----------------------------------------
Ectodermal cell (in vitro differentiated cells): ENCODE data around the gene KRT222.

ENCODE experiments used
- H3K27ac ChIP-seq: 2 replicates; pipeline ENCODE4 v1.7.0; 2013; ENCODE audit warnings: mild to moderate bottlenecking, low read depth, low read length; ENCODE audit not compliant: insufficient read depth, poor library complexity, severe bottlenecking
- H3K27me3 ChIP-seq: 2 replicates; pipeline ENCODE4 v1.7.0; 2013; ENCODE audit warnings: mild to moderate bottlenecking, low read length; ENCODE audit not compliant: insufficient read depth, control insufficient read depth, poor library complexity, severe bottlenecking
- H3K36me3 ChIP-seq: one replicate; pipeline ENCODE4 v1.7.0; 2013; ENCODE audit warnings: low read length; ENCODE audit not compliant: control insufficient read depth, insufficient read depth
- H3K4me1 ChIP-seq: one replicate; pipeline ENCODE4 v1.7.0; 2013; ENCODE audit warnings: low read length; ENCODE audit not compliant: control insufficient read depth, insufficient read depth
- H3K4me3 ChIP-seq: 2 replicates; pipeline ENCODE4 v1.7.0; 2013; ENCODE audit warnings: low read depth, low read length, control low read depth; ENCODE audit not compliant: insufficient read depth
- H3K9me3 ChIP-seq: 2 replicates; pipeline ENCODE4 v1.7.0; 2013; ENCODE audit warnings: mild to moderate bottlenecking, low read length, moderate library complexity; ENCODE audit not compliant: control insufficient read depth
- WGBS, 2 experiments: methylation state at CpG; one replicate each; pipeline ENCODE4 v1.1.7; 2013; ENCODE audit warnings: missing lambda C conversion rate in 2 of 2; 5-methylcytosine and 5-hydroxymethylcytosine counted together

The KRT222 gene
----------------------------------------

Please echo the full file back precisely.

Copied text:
Ectodermal cell (in vitro differentiated cells): ENCODE data around the gene KRT222.

ENCODE experiments used
- H3K27ac ChIP-seq: 2 replicates; pipeline ENCODE4 v1.7.0; 2013; ENCODE audit warnings: mild to moderate bottlenecking, low read depth, low read length; ENCODE audit not compliant: insufficient read depth, poor library complexity, severe bottlenecking
- H3K27me3 ChIP-seq: 2 replicates; pipeline ENCODE4 v1.7.0; 2013; ENCODE audit warnings: mild to moderate bottlenecking, low read length; ENCODE audit not compliant: insufficient read depth, control insufficient read depth, poor library complexity, severe bottlenecking
- H3K36me3 ChIP-seq: one replicate; pipeline ENCODE4 v1.7.0; 2013; ENCODE audit warnings: low read length; ENCODE audit not compliant: control insufficient read depth, insufficient read depth
- H3K4me1 ChIP-seq: one replicate; pipeline ENCODE4 v1.7.0; 2013; ENCODE audit warnings: low read length; ENCODE audit not compliant: control insufficient read depth, insufficient read depth
- H3K4me3 ChIP-seq: 2 replicates; pipeline ENCODE4 v1.7.0; 2013; ENCODE audit warnings: low read depth, low read length, control low read depth; ENCODE audit not compliant: insufficient read depth
- H3K9me3 ChIP-seq: 2 replicates; pipeline ENCODE4 v1.7.0; 2013; ENCODE audit warnings: mild to moderate bottlenecking, low read length, moderate library complexity; ENCODE audit not compliant: control insufficient read depth
- WGBS, 2 experiments: methylation state at CpG; one replicate each; pipeline ENCODE4 v1.1.7; 2013; ENCODE audit warnings: missing lambda C conversion rate in 2 of 2; 5-methylcytosine and 5-hydroxymethylcytosine counted together

The KRT222 gene